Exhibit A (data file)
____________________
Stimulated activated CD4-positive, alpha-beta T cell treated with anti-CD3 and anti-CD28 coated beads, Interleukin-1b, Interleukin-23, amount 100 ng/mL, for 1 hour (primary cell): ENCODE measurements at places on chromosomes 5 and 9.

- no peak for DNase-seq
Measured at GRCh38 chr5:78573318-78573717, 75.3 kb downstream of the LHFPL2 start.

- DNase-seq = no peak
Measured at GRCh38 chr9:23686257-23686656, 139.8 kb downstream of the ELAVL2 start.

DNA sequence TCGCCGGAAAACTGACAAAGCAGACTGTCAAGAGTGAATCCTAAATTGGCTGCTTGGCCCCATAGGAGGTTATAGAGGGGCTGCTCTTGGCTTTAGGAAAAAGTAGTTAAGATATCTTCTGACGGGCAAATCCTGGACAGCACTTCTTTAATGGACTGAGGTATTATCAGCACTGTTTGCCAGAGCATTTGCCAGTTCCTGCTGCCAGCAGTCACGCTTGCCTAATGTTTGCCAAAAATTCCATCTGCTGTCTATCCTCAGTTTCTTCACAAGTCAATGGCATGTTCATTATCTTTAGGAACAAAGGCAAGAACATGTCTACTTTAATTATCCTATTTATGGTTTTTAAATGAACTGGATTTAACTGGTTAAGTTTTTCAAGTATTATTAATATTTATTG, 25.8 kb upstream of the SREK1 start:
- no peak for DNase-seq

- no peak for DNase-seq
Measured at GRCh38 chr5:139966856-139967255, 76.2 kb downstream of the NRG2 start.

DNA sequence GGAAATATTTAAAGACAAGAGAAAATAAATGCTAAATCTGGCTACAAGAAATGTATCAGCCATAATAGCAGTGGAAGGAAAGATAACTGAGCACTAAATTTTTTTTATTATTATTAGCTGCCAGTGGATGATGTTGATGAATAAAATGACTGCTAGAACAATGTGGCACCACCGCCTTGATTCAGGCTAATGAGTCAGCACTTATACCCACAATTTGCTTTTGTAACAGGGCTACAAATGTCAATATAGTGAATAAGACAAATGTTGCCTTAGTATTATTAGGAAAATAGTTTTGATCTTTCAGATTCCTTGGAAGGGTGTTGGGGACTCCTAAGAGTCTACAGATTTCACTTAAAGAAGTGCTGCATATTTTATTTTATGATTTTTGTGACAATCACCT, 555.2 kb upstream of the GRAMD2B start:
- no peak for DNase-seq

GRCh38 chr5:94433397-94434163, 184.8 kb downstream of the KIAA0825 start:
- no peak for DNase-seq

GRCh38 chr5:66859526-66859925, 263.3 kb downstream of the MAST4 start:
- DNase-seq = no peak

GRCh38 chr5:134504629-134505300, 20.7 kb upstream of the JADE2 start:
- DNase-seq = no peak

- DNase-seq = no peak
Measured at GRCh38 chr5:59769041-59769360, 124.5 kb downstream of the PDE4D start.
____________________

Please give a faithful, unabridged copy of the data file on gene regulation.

Stimulated activated CD4-positive, alpha-beta T cell treated with anti-CD3 and anti-CD28 coated beads, Interleukin-1b, Interleukin-23, amount 100 ng/mL, for 1 hour (primary cell): ENCODE measurements at places on chromosomes 5 and 9.

- no peak for DNase-seq
Measured at GRCh38 chr5:78573318-78573717, 75.3 kb downstream of the LHFPL2 start.

- DNase-seq = no peak
Measured at GRCh38 chr9:23686257-23686656, 139.8 kb downstream of the ELAVL2 start.

DNA sequence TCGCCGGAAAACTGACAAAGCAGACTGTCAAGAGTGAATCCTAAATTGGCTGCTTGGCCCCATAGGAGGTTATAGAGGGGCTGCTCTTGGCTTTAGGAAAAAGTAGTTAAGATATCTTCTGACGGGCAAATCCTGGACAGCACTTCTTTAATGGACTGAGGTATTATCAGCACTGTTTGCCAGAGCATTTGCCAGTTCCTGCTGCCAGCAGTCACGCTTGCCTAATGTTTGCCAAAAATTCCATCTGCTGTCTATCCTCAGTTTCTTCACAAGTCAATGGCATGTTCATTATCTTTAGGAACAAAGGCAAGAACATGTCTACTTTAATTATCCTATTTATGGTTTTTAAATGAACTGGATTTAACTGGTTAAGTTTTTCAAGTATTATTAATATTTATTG, 25.8 kb upstream of the SREK1 start:
- no peak for DNase-seq

- no peak for DNase-seq
Measured at GRCh38 chr5:139966856-139967255, 76.2 kb downstream of the NRG2 start.

DNA sequence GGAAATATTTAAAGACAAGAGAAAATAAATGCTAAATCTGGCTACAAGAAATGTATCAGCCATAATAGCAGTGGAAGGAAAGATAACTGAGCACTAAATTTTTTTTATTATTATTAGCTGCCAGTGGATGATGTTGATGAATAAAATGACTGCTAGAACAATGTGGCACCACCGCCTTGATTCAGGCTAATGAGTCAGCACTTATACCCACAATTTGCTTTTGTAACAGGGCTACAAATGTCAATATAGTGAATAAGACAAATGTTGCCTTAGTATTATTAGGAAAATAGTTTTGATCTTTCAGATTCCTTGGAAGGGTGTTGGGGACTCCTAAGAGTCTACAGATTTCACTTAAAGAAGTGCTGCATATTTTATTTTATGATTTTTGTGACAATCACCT, 555.2 kb upstream of the GRAMD2B start:
- no peak for DNase-seq

GRCh38 chr5:94433397-94434163, 184.8 kb downstream of the KIAA0825 start:
- no peak for DNase-seq

GRCh38 chr5:66859526-66859925, 263.3 kb downstream of the MAST4 start:
- DNase-seq = no peak

GRCh38 chr5:134504629-134505300, 20.7 kb upstream of the JADE2 start:
- DNase-seq = no peak

- DNase-seq = no peak
Measured at GRCh38 chr5:59769041-59769360, 124.5 kb downstream of the PDE4D start.